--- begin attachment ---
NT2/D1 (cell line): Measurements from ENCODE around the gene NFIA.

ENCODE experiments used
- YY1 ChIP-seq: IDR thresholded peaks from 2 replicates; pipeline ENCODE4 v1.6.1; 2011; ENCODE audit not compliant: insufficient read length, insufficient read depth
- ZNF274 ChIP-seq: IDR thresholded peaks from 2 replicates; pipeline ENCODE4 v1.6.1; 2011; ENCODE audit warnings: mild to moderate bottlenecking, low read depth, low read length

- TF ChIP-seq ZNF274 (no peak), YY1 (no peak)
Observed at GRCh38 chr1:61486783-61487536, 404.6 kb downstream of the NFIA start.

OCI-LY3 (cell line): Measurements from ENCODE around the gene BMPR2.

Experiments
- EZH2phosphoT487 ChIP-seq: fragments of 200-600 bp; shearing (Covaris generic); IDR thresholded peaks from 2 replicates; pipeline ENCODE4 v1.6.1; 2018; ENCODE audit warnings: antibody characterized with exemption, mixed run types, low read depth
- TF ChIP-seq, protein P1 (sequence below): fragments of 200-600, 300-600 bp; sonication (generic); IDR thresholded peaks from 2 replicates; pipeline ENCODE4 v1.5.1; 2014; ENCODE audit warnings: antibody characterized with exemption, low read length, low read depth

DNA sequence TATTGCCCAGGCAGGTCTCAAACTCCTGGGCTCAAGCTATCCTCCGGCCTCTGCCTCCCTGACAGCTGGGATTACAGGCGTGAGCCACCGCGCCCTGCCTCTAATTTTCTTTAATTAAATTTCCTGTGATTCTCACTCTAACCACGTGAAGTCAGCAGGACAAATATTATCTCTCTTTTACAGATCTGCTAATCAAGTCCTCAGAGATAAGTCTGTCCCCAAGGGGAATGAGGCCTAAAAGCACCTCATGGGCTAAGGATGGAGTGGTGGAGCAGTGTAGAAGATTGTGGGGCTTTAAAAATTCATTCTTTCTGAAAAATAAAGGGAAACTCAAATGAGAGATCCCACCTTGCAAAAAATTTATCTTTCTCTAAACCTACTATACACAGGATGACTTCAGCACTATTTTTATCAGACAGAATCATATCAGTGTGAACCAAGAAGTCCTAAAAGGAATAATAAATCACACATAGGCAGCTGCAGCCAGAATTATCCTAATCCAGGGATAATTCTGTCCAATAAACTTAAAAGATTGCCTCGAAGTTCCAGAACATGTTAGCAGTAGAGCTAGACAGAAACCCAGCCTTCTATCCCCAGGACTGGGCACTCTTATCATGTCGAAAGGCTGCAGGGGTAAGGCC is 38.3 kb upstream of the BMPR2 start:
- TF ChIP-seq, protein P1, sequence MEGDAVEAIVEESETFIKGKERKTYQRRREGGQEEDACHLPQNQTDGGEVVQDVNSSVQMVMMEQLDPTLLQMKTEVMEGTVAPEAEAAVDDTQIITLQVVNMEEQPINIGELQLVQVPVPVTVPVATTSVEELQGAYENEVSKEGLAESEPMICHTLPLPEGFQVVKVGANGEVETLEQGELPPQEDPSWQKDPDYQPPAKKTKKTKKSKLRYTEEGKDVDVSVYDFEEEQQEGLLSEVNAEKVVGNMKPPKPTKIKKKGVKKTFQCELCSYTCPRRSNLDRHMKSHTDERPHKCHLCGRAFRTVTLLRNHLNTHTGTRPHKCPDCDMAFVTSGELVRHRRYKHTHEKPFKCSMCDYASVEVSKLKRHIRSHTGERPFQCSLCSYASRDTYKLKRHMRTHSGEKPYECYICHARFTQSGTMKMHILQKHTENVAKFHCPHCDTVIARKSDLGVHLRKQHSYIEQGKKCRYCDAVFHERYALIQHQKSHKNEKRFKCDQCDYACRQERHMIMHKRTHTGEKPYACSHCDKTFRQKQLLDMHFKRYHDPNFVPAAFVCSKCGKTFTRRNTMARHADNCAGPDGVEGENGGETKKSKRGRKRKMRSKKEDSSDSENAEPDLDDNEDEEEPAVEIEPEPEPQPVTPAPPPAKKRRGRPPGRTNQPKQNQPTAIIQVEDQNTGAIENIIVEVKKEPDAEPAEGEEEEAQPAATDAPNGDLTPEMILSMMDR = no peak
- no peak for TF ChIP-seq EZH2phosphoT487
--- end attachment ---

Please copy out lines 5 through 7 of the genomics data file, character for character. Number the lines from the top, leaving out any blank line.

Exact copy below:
- TF ChIP-seq ZNF274 (no peak), YY1 (no peak)
Observed at GRCh38 chr1:61486783-61487536, 404.6 kb downstream of the NFIA start.

OCI-LY3 (cell line): Measurements from ENCODE around the gene BMPR2.